I just experienced one of those moments when, while searching everywhere else for information, I found the best answer in my own backyard. While gathering information on bird flu, it hit me that there was excellent information right in my domain on CLP’s Web site in our Expert Insight forum (www.clpmag.com). If you haven’t stopped by yet, you really need to take a look at it now—that is, after you’ve read this issue of the magazine. It is an excellent opportunity for you to get answers to those difficult questions you face every day in the lab. Topics addressed in Expert Insight have included the lab’s role in a bird flu pandemic, the mumps scare in the Midwest, the preparation needed to take various exams, and licensure/certification issues. I’ve learned a great deal from readers’ questions and our experts’ answers.

Our newest expert, Brian Jackson, MD, MS, of ARUP Laboratories, offers insight into lab test ordering practices and the problems caused by administering unnecessary tests. He points out that laboratorians are in the best position to monitor inappropriate test ordering, and suggests that they participate in utilization committees that set these policies. In this way, instead of being forced to deal with inappropriate test orders on an ad-hoc basis, the technologist will be backed by a group with the authority to support the lab and its rules regarding when particular tests may be ordered.

Jackson recommends that laboratories commit to a detailed annual review of their complete test-ordering volumes with attention to both cost and clinical impact. Other solutions to the problem of inappropriate test ordering have included requiring ongoing education for clinicians, instituting warning systems that alert clinicians when excessive use of a lab test is suspected, and developing special approval processes that must be followed before certain tests can be administered.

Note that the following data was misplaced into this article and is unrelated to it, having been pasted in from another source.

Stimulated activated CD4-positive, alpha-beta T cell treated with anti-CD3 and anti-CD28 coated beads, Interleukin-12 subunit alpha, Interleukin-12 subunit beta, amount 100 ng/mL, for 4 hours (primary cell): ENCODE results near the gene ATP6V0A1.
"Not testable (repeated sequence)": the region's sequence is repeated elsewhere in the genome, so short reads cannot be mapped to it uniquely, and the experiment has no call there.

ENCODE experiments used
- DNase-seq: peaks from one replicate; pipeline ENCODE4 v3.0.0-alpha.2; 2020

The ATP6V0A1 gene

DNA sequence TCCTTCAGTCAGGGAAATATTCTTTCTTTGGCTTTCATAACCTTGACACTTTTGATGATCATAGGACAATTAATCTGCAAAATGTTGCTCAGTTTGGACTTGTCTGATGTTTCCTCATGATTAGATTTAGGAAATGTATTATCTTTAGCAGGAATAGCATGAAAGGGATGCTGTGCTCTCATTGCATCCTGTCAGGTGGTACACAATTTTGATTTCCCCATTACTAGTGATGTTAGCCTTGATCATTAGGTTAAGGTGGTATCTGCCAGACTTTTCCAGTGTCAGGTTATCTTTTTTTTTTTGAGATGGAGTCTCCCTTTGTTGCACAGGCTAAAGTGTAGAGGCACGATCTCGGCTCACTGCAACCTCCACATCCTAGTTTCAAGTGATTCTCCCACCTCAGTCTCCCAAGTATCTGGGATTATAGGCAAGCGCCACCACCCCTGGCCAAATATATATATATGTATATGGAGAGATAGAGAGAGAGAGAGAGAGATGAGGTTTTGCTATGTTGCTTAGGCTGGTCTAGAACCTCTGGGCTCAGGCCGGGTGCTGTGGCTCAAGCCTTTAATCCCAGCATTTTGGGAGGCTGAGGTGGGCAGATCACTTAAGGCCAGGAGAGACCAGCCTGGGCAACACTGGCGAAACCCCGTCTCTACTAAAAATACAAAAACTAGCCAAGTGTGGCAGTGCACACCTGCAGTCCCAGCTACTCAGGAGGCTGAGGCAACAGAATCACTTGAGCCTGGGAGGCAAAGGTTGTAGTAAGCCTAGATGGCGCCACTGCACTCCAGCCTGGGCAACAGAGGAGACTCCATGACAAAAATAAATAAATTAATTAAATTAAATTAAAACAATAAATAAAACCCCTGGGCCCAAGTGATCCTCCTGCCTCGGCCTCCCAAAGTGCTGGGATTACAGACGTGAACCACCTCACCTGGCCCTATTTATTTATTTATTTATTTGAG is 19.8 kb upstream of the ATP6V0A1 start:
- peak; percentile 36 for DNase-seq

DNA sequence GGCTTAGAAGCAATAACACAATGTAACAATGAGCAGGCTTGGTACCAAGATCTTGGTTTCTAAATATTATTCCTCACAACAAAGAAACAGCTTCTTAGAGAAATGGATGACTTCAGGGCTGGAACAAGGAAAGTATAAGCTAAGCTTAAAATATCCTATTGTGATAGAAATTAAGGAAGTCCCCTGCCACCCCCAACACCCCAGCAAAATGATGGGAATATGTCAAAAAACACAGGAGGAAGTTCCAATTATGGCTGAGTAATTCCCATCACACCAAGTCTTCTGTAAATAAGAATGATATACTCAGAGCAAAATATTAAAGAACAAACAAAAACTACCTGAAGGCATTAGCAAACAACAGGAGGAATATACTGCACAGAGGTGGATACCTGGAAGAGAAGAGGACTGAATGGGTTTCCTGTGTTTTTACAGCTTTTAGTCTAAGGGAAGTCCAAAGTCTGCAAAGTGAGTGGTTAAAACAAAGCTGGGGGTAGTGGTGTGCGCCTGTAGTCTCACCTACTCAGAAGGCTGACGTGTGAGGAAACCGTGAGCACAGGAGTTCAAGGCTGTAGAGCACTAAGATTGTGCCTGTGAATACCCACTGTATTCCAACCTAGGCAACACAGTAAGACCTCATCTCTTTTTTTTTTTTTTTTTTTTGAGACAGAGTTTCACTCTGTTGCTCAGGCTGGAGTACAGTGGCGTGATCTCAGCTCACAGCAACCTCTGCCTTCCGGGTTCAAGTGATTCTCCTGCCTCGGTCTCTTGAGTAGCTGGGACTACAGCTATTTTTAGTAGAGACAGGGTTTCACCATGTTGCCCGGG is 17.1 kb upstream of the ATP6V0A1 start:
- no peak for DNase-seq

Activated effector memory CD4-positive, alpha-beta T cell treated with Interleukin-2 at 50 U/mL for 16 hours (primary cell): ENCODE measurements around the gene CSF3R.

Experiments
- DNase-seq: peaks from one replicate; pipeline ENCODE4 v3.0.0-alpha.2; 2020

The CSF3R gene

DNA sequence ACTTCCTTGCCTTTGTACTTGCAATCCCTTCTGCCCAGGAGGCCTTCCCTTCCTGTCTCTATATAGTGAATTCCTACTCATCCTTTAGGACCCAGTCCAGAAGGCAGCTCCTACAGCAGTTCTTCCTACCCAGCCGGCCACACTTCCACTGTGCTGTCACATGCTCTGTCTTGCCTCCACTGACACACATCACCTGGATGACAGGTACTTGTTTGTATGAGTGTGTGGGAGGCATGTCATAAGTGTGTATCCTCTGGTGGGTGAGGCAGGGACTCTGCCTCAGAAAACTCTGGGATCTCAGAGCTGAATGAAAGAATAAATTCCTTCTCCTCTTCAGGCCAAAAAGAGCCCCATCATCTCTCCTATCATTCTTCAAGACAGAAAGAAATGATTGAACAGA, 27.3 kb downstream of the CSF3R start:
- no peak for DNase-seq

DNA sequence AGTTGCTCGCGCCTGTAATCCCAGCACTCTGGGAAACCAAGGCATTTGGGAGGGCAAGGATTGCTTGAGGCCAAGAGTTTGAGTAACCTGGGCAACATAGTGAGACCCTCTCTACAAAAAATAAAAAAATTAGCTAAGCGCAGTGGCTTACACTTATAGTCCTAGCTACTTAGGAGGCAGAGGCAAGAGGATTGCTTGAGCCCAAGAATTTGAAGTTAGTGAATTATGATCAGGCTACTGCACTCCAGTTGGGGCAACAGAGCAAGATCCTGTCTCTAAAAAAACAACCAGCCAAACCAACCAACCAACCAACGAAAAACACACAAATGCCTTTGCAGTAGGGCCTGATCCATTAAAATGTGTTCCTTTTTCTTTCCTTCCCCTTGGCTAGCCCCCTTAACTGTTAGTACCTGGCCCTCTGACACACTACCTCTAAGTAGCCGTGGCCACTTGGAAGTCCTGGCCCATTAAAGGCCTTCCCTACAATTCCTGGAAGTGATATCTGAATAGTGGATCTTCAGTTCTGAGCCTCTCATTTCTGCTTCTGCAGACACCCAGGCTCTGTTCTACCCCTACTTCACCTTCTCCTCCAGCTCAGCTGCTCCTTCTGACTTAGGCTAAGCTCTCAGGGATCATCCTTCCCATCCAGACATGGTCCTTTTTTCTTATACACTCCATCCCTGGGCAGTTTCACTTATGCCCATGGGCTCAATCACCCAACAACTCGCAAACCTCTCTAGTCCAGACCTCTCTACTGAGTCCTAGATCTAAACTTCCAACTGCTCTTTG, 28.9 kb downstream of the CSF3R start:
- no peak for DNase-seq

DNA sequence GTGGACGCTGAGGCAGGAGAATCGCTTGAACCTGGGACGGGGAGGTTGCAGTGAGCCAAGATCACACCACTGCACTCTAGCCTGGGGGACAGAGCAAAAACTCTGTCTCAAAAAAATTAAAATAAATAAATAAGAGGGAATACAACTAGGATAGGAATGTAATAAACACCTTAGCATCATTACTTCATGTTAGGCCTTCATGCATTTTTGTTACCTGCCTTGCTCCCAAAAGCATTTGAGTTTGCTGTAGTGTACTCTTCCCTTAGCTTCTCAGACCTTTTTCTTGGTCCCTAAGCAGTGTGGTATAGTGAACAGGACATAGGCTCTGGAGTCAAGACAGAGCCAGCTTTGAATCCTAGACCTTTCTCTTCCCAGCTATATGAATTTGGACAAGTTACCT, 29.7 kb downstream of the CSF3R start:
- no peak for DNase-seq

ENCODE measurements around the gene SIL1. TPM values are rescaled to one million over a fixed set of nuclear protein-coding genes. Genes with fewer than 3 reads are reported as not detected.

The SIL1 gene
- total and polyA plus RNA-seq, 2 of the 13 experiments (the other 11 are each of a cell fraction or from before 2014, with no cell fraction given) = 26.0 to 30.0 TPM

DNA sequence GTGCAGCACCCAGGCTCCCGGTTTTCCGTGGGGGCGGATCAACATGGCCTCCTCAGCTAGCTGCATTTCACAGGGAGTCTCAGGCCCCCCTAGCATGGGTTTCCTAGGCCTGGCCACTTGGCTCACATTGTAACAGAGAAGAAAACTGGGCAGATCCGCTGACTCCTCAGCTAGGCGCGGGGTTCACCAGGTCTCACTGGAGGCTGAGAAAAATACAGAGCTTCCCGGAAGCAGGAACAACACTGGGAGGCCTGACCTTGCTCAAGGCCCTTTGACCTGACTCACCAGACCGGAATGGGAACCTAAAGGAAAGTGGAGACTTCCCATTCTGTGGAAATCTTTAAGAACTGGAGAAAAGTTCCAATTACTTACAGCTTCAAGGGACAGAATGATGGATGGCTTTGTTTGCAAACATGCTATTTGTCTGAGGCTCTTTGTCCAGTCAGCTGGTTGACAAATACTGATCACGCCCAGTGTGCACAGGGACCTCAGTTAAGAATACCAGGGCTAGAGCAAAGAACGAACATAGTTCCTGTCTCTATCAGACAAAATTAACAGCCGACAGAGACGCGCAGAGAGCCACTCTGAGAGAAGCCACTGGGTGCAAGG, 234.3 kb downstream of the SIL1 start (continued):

Many of us, including physicians, assume that lab tests are inherently beneficial to patients and that there is little or no potential for harm in administering them. And if the wrong test is ordered initially, the physician can order the correct test later. No harm, no foul. Further, we feel that since there’s no risk in obtaining the test results, the small possibility of discovering an illness is well worth the cost to the patient and the health care system. However, Jackson reminds us that physicians base patient-care decisions on laboratory data, and that every lab test occasionally gives a false-positive or false-negative result. He also refers to the “Ulysses Syndrome,” whereby patients are led through an odyssey of unnecessary tests. More laboratory testing is not necessarily better laboratory testing, Jackson says.

Finally, some of you wrote to tell me that you enjoyed my column last month on humor in the workplace. One reader recalled taking a class years ago with a professor at Duke University, who, while laying out the ground rules for a month-long medical mycology workshop, said, “Rule number 1: Have fun. Rule number 2: Learn all you can about medical mycology.” He suggested that we publish stories from readers regarding humorous situations encountered in the lab. I would love to do this, but it’s up to you to send me your stories.

So, please consider these two CLP action items for the month:

1) Visit Expert Insight at www.clpmag.com, and ask away!

2) Send me your humorous stories, and let’s share a laugh.